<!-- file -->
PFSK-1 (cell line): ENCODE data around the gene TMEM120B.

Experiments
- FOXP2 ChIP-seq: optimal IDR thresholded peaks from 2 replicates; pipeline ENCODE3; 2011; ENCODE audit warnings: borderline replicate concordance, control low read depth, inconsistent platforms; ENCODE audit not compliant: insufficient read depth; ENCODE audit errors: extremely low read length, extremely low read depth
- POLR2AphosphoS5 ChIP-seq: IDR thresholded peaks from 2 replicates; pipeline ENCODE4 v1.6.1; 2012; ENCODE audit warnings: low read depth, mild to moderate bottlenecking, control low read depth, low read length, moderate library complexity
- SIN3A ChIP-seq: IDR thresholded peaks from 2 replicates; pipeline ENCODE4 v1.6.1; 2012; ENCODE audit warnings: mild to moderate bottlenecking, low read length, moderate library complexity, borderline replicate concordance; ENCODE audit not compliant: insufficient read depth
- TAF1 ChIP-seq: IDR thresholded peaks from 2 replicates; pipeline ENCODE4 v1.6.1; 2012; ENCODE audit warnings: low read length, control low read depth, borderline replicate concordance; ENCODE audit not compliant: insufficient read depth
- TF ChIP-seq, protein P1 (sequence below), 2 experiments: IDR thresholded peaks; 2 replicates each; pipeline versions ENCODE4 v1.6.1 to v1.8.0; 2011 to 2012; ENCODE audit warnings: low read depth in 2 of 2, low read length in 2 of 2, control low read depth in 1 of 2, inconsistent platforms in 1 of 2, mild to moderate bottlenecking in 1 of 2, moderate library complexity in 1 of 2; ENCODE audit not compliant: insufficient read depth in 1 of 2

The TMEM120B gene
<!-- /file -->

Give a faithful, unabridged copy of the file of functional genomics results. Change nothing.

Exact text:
PFSK-1 (cell line): ENCODE data around the gene TMEM120B.

Experiments
- FOXP2 ChIP-seq: optimal IDR thresholded peaks from 2 replicates; pipeline ENCODE3; 2011; ENCODE audit warnings: borderline replicate concordance, control low read depth, inconsistent platforms; ENCODE audit not compliant: insufficient read depth; ENCODE audit errors: extremely low read length, extremely low read depth
- POLR2AphosphoS5 ChIP-seq: IDR thresholded peaks from 2 replicates; pipeline ENCODE4 v1.6.1; 2012; ENCODE audit warnings: low read depth, mild to moderate bottlenecking, control low read depth, low read length, moderate library complexity
- SIN3A ChIP-seq: IDR thresholded peaks from 2 replicates; pipeline ENCODE4 v1.6.1; 2012; ENCODE audit warnings: mild to moderate bottlenecking, low read length, moderate library complexity, borderline replicate concordance; ENCODE audit not compliant: insufficient read depth
- TAF1 ChIP-seq: IDR thresholded peaks from 2 replicates; pipeline ENCODE4 v1.6.1; 2012; ENCODE audit warnings: low read length, control low read depth, borderline replicate concordance; ENCODE audit not compliant: insufficient read depth
- TF ChIP-seq, protein P1 (sequence below), 2 experiments: IDR thresholded peaks; 2 replicates each; pipeline versions ENCODE4 v1.6.1 to v1.8.0; 2011 to 2012; ENCODE audit warnings: low read depth in 2 of 2, low read length in 2 of 2, control low read depth in 1 of 2, inconsistent platforms in 1 of 2, mild to moderate bottlenecking in 1 of 2, moderate library complexity in 1 of 2; ENCODE audit not compliant: insufficient read depth in 1 of 2

The TMEM120B gene